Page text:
Libya’s NOC chief says instability could lead to 95% oil production loss

The Zella field belongs to Zueitina Oil Company, which pumped 19,000 barrels per day on average in the last quarter of 2018 across all its fields. (File/AFP)
Updated 20 May 2019

Libya’s NOC chief says instability could lead to 95% oil production loss

  • Sanalla also said an attack happened near Zella oilfield earlier on Saturday
  • Daesh claimed responsibility for the attack through its Aamaq news agency

JEDDAH: Libya's National Oil Corporation (NOC) chief said on Saturday continued instability in Libya could make it lose 95% of its oil production.

"Unfortunately if the situation will continue like this I’m afraid that maybe 95% of production will be lost," Mustafa Sanalla told reporters in Jeddah ahead of a ministerial panel gathering on Sunday of top OPEC and non-OPEC producers.

Sanalla also said an attack had happened near Zella oilfield earlier on Saturday.

Two guards were killed and four others were kidnapped early on Saturday in a suspected Daesh attack targeting the oilfield, a security source said.

The attackers struck at an entrance gate to the field, which lies near the town of Zella about 760 km (470 miles) southwest of the capital, Tripoli. They killed the two guards before fleeing, the source and local residents asking not to be named told Reuters.

Daesh claimed responsibility for the attack through its Aamaq news agency later on Saturday.

The Zella field belongs to Zueitina Oil Company, which pumped 19,000 barrels per day on average in the last quarter of 2018 across all its fields.

An engineer told Reuters workers at the field were safe and facilities had not been damaged.

Daesh has been active in Libya in the turmoil since the overthrow of Muammar Gaddafi in 2011. The militant group took control of the coastal city of Sirte in 2015 but lost it late in 2016 to local forces backed by US air strikes.

In the last two years, the group has targeted three state institutions in Tripoli, home of the Tripoli-based government of national accord led by Prime Minister Fayez Serraj.

Saturday's assault took place as general Khalifa Haftar's Libyan National Army (LNA), which is allied to a rival administration in eastern Libya, mounts an offensive to control Tripoli.


First direct commercial flight from Israel lands in Bahrain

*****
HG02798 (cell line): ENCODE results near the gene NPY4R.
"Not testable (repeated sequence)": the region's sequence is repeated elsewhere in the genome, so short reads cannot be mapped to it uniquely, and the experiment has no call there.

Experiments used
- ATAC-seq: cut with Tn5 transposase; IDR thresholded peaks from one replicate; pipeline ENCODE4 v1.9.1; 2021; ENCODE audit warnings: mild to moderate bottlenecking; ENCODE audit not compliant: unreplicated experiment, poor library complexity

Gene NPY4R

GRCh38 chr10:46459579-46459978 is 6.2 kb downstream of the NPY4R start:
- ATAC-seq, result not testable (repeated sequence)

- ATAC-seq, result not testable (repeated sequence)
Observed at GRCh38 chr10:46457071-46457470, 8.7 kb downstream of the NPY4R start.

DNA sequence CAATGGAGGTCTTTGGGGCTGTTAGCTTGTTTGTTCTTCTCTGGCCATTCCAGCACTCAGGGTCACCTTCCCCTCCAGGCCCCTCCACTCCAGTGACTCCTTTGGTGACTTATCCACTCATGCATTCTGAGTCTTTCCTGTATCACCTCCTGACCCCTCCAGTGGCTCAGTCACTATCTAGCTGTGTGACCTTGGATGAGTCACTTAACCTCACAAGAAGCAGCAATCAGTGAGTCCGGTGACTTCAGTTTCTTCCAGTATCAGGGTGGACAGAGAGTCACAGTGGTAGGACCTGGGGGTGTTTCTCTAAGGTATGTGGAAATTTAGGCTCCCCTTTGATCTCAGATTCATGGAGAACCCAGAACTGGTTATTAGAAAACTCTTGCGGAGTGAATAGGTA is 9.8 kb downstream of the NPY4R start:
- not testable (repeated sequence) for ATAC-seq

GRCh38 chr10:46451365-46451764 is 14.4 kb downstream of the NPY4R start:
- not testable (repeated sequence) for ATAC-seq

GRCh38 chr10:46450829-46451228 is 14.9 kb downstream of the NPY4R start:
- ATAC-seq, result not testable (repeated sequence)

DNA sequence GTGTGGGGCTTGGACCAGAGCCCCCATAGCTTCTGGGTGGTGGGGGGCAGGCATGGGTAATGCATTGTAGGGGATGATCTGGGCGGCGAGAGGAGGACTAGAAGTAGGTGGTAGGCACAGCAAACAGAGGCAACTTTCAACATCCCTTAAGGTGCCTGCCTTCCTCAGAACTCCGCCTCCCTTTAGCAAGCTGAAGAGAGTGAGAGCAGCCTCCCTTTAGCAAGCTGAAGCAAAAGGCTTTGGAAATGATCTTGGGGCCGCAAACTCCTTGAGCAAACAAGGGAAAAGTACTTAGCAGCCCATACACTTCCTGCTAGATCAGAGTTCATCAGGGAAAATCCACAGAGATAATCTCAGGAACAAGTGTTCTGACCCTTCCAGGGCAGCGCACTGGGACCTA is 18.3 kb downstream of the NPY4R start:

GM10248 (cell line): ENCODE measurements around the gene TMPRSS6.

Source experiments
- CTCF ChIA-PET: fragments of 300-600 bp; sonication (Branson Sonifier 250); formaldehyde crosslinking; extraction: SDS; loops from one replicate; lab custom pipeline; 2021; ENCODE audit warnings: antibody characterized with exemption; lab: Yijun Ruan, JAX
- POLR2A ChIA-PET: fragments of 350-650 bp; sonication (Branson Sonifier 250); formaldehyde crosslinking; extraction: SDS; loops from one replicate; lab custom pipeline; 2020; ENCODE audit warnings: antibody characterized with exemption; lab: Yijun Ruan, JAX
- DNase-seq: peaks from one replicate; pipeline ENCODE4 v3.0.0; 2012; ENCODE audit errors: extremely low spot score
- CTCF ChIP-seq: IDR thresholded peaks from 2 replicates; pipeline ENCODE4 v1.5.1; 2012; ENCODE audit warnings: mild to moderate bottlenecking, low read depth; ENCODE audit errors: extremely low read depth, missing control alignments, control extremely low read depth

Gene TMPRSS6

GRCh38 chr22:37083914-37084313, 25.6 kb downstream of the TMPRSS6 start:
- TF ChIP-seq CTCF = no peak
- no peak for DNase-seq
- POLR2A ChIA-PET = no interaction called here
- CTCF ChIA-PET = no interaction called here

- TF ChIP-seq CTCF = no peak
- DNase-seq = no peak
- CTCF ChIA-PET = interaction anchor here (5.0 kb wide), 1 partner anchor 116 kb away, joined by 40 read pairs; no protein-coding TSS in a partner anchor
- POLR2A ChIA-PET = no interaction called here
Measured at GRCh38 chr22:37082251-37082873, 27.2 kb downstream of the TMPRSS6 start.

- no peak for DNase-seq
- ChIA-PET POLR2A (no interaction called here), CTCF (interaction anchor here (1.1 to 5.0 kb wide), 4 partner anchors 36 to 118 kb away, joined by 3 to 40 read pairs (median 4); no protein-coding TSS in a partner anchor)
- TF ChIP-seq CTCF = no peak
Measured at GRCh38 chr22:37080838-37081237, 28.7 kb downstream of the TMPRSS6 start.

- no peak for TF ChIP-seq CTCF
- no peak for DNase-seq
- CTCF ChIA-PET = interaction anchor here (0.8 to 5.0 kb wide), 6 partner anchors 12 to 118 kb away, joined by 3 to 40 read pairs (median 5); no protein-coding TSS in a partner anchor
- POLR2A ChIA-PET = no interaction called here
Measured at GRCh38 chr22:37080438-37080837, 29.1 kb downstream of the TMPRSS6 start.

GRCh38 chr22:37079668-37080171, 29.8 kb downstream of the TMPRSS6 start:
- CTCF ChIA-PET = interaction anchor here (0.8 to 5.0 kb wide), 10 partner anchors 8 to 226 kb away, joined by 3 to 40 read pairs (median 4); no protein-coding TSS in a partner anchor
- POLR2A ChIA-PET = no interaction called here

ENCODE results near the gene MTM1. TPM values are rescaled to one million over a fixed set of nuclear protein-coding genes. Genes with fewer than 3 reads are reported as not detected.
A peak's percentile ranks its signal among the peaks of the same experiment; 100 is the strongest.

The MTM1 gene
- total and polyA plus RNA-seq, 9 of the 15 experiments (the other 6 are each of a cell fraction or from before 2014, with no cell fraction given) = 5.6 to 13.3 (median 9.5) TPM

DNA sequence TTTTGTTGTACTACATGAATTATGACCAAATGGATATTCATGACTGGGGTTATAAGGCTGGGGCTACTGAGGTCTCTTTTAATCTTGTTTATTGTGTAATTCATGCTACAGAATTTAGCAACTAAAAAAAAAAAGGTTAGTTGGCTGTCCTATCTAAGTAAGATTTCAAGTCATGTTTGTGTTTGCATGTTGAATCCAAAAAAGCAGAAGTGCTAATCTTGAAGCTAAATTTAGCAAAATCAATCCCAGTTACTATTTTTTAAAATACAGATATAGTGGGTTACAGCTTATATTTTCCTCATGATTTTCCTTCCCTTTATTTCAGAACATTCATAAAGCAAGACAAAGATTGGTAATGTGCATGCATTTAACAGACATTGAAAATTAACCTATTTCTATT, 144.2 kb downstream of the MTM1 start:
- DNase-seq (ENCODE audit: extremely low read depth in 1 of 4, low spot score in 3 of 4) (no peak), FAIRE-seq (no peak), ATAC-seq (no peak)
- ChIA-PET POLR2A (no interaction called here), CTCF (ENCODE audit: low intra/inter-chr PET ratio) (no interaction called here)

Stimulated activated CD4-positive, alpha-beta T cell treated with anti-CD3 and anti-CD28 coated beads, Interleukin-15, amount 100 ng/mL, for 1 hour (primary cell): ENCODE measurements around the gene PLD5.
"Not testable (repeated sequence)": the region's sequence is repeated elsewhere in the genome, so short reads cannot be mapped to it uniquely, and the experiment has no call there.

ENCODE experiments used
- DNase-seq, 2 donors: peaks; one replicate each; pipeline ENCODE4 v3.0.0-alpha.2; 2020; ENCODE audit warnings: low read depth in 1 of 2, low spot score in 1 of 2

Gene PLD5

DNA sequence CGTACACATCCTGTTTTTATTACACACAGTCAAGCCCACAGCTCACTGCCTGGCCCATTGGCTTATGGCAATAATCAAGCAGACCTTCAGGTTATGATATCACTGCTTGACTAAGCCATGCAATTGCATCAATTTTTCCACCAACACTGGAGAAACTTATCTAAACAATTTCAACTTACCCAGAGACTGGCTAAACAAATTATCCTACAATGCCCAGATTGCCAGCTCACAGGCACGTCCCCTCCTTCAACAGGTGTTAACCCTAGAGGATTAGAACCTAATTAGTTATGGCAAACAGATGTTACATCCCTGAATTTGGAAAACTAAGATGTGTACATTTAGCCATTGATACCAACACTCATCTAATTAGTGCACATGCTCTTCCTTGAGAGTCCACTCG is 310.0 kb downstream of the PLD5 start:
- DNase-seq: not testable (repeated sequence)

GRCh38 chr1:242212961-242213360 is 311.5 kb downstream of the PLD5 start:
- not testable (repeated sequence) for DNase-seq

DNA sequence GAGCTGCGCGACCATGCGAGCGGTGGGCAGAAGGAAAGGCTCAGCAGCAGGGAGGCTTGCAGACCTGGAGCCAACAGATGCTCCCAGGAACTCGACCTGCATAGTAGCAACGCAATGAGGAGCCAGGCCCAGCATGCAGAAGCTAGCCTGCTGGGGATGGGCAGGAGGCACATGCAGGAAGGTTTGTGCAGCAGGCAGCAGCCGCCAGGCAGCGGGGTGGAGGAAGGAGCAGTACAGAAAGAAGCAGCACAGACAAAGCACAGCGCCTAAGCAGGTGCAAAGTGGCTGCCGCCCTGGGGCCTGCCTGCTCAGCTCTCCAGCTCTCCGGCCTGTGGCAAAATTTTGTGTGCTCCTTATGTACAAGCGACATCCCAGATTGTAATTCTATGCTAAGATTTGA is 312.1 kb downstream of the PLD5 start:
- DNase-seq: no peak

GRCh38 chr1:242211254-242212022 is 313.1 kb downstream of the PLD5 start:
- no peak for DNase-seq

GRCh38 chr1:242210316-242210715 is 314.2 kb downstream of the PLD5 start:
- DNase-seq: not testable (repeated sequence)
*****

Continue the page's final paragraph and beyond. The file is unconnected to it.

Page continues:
Updated 1 min 1 sec ago

First direct commercial flight from Israel lands in Bahrain

  • Flight data showed an Israir Airlines Airbus A320 landed at Bahrain International Airport after a nearly three-hour flight from Tel Aviv’s Ben-Gurion
  • The flight was made without ceremony, in sharp contrast to the first El Al flight from Israel to the United Arab Emirates at the end of August

DUBAI, United Arab Emirates: The first known direct commercial flight between Israel and Bahrain landed Wednesday in the island kingdom, just a week after it signed a deal alongside the United Arab Emirates to normalize relations.
Flight data showed an Israir Airlines Airbus A320 landed at Bahrain International Airport after a nearly three-hour flight from Tel Aviv’s Ben-Gurion International Airport.
There was no immediate acknowledgement of the flight from the Israeli government, though Prime Minister Benjamin Netanyahu on Tuesday spoke by telephone to Bahrain’s Crown Prince Salman bin Hamad Al Khalifa. Israel’s Foreign Ministry declined to comment.
Bahrain’s state-run media did not immediately acknowledge the flight. Officials on the island off the coast of Saudi Arabia did not immediately respond to requests for comment. The US Embassy in Manama similarly did not respond to a request for comment.
The flight was made without ceremony, in sharp contrast to the first El Al flight from Israel to the United Arab Emirates at the end of August. That plane carried US and Israeli officials, including President Donald Trump’s son-in-law Jared Kushner, as well as media.
The flight Wednesday comes as Israel has gone back into a lockdown over the coronavirus pandemic. In Bahrain, civil society groups have criticized the move to normalize relations with Israel, saying that recognition should come only after Palestinians obtain their own independent state.
Bahrain is home to the US Navy’s 5th Fleet and a British naval base.
Bahrain and the UAE signed normalization agreements Sept. 15 with Israel at the White House, part of a US diplomatic push as Trump seeks re-election.
The UAE and Israel have moved quickly to explore commercial ties after their normalization deal, bringing to light a relationship previously kept quiet.
Bahrain’s King Hamad bin Isa Al Khalifa previously had been quoted as saying he believed Arab countries should drop their boycott of Israel.